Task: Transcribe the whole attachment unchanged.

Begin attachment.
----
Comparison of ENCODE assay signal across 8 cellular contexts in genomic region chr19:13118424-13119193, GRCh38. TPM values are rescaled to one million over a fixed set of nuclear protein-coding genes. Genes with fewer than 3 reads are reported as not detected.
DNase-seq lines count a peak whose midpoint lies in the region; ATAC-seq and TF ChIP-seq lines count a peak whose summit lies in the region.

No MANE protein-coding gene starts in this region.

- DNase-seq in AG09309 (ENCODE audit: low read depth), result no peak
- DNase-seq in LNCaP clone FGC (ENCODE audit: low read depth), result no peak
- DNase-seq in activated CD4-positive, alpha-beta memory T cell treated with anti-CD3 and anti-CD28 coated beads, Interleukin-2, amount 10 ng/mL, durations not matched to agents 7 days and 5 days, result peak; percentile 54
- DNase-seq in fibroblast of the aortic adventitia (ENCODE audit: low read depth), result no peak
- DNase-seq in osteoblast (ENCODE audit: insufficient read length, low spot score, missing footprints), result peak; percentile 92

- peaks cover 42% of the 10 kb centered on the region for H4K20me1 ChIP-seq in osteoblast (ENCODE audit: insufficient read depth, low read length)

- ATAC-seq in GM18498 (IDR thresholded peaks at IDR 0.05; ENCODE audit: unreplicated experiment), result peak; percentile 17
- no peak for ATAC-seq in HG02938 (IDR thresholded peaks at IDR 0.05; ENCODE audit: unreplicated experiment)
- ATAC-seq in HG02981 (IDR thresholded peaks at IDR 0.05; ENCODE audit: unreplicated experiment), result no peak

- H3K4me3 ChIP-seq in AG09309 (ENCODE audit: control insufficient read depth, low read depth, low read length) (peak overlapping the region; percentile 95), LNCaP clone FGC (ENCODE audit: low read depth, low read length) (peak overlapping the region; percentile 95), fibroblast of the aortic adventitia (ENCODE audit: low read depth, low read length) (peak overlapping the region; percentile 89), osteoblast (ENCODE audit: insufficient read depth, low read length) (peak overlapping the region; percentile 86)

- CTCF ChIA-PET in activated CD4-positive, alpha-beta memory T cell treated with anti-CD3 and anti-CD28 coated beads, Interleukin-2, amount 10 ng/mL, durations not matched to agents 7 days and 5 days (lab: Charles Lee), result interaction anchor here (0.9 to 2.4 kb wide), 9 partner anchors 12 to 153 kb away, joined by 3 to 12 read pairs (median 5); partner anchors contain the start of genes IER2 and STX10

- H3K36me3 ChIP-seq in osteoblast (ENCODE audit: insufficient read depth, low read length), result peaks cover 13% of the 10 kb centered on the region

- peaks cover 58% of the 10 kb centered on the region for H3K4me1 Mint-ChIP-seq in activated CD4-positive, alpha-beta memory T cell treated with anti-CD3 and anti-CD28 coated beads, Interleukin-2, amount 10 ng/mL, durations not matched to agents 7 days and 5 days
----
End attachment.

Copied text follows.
Comparison of ENCODE assay signal across 8 cellular contexts in genomic region chr19:13118424-13119193, GRCh38. TPM values are rescaled to one million over a fixed set of nuclear protein-coding genes. Genes with fewer than 3 reads are reported as not detected.
DNase-seq lines count a peak whose midpoint lies in the region; ATAC-seq and TF ChIP-seq lines count a peak whose summit lies in the region.

No MANE protein-coding gene starts in this region.

- DNase-seq in AG09309 (ENCODE audit: low read depth), result no peak
- DNase-seq in LNCaP clone FGC (ENCODE audit: low read depth), result no peak
- DNase-seq in activated CD4-positive, alpha-beta memory T cell treated with anti-CD3 and anti-CD28 coated beads, Interleukin-2, amount 10 ng/mL, durations not matched to agents 7 days and 5 days, result peak; percentile 54
- DNase-seq in fibroblast of the aortic adventitia (ENCODE audit: low read depth), result no peak
- DNase-seq in osteoblast (ENCODE audit: insufficient read length, low spot score, missing footprints), result peak; percentile 92

- peaks cover 42% of the 10 kb centered on the region for H4K20me1 ChIP-seq in osteoblast (ENCODE audit: insufficient read depth, low read length)

- ATAC-seq in GM18498 (IDR thresholded peaks at IDR 0.05; ENCODE audit: unreplicated experiment), result peak; percentile 17
- no peak for ATAC-seq in HG02938 (IDR thresholded peaks at IDR 0.05; ENCODE audit: unreplicated experiment)
- ATAC-seq in HG02981 (IDR thresholded peaks at IDR 0.05; ENCODE audit: unreplicated experiment), result no peak

- H3K4me3 ChIP-seq in AG09309 (ENCODE audit: control insufficient read depth, low read depth, low read length) (peak overlapping the region; percentile 95), LNCaP clone FGC (ENCODE audit: low read depth, low read length) (peak overlapping the region; percentile 95), fibroblast of the aortic adventitia (ENCODE audit: low read depth, low read length) (peak overlapping the region; percentile 89), osteoblast (ENCODE audit: insufficient read depth, low read length) (peak overlapping the region; percentile 86)

- CTCF ChIA-PET in activated CD4-positive, alpha-beta memory T cell treated with anti-CD3 and anti-CD28 coated beads, Interleukin-2, amount 10 ng/mL, durations not matched to agents 7 days and 5 days (lab: Charles Lee), result interaction anchor here (0.9 to 2.4 kb wide), 9 partner anchors 12 to 153 kb away, joined by 3 to 12 read pairs (median 5); partner anchors contain the start of genes IER2 and STX10

- H3K36me3 ChIP-seq in osteoblast (ENCODE audit: insufficient read depth, low read length), result peaks cover 13% of the 10 kb centered on the region

- peaks cover 58% of the 10 kb centered on the region for H3K4me1 Mint-ChIP-seq in activated CD4-positive, alpha-beta memory T cell treated with anti-CD3 and anti-CD28 coated beads, Interleukin-2, amount 10 ng/mL, durations not matched to agents 7 days and 5 days